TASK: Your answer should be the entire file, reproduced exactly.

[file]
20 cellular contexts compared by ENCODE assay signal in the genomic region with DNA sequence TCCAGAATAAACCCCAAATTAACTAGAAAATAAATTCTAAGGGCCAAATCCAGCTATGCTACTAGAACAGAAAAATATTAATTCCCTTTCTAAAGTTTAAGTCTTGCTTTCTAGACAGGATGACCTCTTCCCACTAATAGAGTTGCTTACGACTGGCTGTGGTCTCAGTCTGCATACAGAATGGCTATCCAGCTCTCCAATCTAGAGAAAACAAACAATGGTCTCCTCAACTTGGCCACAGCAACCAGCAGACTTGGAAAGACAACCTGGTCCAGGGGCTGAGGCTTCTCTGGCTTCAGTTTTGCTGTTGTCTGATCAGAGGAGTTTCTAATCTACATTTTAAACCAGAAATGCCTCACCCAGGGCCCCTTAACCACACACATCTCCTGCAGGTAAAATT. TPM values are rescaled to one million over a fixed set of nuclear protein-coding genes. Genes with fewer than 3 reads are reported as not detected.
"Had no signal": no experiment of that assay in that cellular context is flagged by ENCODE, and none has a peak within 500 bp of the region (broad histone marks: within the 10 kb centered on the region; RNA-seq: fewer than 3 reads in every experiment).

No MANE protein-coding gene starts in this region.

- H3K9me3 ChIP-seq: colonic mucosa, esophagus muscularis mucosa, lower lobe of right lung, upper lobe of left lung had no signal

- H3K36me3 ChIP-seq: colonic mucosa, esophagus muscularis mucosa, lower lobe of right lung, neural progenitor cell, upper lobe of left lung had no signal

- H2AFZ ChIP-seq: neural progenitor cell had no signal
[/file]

20 cellular contexts compared by ENCODE assay signal in the genomic region with DNA sequence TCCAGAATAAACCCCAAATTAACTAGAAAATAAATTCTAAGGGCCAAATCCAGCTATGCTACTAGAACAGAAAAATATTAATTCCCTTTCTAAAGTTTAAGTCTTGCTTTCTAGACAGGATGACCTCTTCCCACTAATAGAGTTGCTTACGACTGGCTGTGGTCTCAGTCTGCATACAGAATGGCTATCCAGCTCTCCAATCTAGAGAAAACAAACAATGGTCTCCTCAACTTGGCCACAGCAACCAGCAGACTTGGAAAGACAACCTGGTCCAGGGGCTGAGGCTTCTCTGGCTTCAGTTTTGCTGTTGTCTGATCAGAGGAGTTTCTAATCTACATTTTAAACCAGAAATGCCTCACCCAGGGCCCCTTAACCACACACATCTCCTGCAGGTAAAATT. TPM values are rescaled to one million over a fixed set of nuclear protein-coding genes. Genes with fewer than 3 reads are reported as not detected.
"Had no signal": no experiment of that assay in that cellular context is flagged by ENCODE, and none has a peak within 500 bp of the region (broad histone marks: within the 10 kb centered on the region; RNA-seq: fewer than 3 reads in every experiment).

No MANE protein-coding gene starts in this region.

- H3K9me3 ChIP-seq: colonic mucosa, esophagus muscularis mucosa, lower lobe of right lung, upper lobe of left lung had no signal

- H3K36me3 ChIP-seq: colonic mucosa, esophagus muscularis mucosa, lower lobe of right lung, neural progenitor cell, upper lobe of left lung had no signal

- H2AFZ ChIP-seq: neural progenitor cell had no signal